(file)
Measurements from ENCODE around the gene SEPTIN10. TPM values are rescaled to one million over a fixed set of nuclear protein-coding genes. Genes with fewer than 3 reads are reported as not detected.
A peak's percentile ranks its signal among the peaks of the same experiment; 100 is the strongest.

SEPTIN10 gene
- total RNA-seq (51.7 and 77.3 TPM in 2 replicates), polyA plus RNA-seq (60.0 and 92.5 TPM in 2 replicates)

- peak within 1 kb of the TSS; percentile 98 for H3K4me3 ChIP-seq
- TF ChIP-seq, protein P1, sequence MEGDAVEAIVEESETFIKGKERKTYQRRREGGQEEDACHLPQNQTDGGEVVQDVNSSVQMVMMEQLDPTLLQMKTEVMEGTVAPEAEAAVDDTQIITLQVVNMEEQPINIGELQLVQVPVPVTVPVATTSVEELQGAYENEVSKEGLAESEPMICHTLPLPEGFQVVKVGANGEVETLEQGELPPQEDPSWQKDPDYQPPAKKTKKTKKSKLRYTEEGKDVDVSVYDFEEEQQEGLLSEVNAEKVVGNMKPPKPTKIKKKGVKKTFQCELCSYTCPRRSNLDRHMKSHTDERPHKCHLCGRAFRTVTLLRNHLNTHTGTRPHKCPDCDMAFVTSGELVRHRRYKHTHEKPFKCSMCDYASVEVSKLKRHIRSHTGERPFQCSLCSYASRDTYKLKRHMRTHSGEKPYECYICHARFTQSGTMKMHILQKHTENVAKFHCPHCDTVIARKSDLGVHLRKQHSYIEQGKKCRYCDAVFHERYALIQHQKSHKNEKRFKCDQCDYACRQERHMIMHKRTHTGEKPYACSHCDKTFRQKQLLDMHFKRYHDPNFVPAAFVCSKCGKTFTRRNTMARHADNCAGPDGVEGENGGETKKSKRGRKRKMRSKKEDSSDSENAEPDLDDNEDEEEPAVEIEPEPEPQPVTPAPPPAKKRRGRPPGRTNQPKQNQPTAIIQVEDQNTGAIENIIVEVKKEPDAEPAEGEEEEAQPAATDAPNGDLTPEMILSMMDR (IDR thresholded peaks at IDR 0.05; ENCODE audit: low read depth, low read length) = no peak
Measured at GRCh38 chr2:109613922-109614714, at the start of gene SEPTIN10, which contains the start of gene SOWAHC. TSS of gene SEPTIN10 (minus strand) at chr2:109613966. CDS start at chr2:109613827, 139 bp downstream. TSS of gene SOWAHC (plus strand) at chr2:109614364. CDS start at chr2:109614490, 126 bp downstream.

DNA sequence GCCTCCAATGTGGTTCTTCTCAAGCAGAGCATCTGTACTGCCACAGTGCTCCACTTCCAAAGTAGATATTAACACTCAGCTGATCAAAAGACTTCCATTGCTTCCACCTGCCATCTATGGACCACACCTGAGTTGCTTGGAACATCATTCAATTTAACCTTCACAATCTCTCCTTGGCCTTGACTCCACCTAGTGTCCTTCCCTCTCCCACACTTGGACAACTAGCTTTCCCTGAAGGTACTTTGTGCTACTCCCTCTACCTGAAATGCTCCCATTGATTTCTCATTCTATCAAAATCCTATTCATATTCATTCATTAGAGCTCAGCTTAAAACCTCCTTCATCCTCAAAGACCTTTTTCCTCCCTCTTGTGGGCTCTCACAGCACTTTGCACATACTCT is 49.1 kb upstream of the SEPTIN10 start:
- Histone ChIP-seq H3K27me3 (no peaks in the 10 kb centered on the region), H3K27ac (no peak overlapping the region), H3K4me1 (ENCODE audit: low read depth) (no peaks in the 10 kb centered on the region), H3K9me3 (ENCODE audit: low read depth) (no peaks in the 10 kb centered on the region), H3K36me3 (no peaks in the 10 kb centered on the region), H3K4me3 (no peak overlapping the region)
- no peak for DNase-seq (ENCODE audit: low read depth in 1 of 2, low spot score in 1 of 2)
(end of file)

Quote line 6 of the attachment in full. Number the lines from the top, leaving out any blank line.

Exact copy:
- TF ChIP-seq, protein P1, sequence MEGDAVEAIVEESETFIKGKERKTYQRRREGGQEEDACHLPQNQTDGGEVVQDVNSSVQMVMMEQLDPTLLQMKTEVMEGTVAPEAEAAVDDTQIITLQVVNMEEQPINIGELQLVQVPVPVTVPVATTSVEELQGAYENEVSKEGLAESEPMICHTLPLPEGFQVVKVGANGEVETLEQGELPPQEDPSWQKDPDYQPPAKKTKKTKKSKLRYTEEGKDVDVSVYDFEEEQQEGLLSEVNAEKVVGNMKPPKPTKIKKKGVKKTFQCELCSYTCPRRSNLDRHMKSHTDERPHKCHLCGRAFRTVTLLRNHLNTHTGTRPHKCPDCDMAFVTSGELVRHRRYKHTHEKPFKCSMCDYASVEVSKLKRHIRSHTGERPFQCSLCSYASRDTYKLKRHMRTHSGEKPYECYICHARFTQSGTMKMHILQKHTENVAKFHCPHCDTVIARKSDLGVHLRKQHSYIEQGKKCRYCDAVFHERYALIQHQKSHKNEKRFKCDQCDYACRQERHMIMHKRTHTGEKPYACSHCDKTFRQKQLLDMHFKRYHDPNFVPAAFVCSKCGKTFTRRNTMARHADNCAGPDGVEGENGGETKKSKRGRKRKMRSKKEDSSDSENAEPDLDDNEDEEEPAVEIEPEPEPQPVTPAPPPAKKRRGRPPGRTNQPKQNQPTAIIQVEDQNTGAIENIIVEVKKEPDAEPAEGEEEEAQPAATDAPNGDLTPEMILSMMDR (IDR thresholded peaks at IDR 0.05; ENCODE audit: low read depth, low read length) = no peak